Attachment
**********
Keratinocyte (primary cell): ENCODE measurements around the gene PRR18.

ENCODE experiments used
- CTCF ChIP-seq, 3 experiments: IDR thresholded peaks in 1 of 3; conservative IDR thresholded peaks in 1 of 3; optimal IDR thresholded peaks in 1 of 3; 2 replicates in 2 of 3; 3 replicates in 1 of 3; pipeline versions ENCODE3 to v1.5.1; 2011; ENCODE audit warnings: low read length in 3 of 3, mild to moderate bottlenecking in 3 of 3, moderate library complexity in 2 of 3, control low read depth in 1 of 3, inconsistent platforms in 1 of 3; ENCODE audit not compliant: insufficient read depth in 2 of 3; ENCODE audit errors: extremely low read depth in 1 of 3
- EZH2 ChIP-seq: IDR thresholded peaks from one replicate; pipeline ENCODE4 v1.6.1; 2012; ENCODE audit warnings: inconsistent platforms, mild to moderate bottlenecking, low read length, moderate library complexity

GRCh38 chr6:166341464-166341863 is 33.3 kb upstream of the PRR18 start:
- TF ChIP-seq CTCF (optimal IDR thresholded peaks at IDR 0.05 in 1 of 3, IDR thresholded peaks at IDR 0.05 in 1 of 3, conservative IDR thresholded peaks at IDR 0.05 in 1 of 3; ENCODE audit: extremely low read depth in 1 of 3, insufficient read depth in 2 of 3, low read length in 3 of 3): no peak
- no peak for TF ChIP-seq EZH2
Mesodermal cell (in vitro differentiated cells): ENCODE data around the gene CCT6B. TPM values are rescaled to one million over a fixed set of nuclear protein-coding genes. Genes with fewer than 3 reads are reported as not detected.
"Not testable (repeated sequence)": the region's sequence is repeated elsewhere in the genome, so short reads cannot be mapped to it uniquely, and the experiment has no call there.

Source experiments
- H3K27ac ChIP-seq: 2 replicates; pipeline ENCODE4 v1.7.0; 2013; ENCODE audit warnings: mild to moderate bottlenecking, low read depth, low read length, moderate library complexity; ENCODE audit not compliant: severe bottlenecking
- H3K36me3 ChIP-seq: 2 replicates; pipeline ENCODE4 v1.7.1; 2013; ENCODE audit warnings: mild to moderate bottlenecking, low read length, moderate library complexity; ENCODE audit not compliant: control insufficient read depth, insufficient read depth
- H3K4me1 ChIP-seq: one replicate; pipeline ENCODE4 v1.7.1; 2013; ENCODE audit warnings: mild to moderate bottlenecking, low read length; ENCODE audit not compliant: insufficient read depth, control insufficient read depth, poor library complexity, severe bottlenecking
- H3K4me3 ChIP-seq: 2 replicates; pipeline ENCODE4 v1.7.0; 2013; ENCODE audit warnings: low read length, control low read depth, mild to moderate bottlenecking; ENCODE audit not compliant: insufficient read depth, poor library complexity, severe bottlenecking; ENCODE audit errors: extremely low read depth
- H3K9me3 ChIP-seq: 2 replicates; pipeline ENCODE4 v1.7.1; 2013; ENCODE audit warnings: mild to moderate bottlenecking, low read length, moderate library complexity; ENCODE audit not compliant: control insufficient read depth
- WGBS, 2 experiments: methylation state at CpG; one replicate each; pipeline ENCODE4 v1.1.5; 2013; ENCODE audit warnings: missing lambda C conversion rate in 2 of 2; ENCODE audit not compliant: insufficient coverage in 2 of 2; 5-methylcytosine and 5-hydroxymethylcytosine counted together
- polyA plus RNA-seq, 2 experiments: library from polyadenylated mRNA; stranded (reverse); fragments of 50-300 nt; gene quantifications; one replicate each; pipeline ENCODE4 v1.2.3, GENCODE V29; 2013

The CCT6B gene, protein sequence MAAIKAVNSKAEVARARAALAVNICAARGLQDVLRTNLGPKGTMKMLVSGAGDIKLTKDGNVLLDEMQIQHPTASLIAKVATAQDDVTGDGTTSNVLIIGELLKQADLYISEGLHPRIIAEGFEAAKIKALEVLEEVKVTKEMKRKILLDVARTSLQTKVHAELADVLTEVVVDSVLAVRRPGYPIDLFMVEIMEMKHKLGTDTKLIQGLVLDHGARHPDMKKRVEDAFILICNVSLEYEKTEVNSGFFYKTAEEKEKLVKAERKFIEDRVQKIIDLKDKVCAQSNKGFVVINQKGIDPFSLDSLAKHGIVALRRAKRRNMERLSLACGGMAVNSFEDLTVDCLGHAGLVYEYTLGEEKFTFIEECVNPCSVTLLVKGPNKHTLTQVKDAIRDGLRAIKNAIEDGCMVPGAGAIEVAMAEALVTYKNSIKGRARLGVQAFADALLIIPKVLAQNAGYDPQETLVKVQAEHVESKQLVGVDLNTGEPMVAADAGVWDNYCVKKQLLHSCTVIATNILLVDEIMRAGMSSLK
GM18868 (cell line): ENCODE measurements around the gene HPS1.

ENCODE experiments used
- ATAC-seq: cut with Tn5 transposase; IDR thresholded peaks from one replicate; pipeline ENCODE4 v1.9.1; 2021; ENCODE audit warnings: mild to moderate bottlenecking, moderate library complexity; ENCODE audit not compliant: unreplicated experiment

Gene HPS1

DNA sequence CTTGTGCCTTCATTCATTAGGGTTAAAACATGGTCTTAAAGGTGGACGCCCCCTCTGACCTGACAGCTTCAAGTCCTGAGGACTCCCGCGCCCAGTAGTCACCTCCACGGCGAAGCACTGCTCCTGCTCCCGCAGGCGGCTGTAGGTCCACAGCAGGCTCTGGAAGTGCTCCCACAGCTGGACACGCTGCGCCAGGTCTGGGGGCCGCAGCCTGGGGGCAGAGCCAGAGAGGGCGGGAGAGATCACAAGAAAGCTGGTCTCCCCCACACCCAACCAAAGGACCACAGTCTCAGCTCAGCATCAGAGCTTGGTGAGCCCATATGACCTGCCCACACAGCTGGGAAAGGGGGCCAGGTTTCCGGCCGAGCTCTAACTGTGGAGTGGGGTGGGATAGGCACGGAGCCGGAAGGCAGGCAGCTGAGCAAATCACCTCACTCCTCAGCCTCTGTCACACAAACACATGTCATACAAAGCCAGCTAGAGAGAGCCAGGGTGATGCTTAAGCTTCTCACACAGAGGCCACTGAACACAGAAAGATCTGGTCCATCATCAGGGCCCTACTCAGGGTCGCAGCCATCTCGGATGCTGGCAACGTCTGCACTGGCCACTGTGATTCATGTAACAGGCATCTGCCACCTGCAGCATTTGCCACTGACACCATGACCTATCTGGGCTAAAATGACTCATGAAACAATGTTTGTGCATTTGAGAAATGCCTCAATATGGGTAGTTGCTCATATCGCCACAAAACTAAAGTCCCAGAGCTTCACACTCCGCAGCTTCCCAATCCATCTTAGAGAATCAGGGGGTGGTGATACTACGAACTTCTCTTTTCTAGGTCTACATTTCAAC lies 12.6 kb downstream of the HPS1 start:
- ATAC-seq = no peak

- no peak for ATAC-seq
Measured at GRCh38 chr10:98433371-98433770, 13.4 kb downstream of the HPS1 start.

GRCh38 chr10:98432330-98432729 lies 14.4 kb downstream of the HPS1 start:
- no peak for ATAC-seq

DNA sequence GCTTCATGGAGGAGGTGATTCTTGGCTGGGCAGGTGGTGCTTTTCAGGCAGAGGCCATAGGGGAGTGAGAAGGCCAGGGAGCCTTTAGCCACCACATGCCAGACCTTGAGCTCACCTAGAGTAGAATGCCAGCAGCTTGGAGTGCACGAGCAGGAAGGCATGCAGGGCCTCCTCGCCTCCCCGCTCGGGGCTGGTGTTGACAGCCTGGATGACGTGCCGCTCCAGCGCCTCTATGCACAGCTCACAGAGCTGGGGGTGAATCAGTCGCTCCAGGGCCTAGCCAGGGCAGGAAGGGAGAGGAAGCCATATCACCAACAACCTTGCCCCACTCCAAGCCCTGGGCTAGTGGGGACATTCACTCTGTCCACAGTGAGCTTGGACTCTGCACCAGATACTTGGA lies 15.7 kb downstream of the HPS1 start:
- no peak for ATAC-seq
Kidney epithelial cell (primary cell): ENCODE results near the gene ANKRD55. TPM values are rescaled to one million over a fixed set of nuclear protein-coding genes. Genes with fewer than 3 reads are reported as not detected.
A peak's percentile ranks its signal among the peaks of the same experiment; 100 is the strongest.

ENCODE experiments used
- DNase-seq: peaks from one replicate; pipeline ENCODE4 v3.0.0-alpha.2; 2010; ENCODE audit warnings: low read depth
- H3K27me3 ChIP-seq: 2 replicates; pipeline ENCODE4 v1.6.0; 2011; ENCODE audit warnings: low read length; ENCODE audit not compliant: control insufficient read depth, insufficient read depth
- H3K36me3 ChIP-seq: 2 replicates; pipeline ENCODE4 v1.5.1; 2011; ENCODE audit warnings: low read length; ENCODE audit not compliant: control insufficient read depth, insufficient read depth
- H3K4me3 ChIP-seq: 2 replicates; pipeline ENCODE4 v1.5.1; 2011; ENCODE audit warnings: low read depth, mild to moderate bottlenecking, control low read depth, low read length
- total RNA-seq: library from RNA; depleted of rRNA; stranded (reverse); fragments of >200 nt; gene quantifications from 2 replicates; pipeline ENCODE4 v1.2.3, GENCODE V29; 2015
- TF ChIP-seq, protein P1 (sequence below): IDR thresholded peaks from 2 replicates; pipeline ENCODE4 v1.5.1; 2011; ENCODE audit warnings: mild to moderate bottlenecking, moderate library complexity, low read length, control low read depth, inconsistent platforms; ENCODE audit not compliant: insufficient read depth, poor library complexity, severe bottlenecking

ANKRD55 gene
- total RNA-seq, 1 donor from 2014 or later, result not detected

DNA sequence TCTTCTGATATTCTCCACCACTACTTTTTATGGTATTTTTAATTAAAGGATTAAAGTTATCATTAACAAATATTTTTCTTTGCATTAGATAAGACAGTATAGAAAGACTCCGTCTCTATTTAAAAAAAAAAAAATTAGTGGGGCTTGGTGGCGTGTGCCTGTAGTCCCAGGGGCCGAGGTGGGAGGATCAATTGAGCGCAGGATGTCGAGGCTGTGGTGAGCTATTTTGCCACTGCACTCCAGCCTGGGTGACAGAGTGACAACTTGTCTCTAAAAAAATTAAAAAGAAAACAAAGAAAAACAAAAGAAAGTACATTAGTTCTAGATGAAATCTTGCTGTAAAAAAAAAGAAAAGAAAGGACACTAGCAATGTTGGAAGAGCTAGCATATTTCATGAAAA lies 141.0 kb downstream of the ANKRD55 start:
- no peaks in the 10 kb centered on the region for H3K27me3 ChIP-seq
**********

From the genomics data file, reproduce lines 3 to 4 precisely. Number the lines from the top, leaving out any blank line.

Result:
- CTCF ChIP-seq, 3 experiments: IDR thresholded peaks in 1 of 3; conservative IDR thresholded peaks in 1 of 3; optimal IDR thresholded peaks in 1 of 3; 2 replicates in 2 of 3; 3 replicates in 1 of 3; pipeline versions ENCODE3 to v1.5.1; 2011; ENCODE audit warnings: low read length in 3 of 3, mild to moderate bottlenecking in 3 of 3, moderate library complexity in 2 of 3, control low read depth in 1 of 3, inconsistent platforms in 1 of 3; ENCODE audit not compliant: insufficient read depth in 2 of 3; ENCODE audit errors: extremely low read depth in 1 of 3
- EZH2 ChIP-seq: IDR thresholded peaks from one replicate; pipeline ENCODE4 v1.6.1; 2012; ENCODE audit warnings: inconsistent platforms, mild to moderate bottlenecking, low read length, moderate library complexity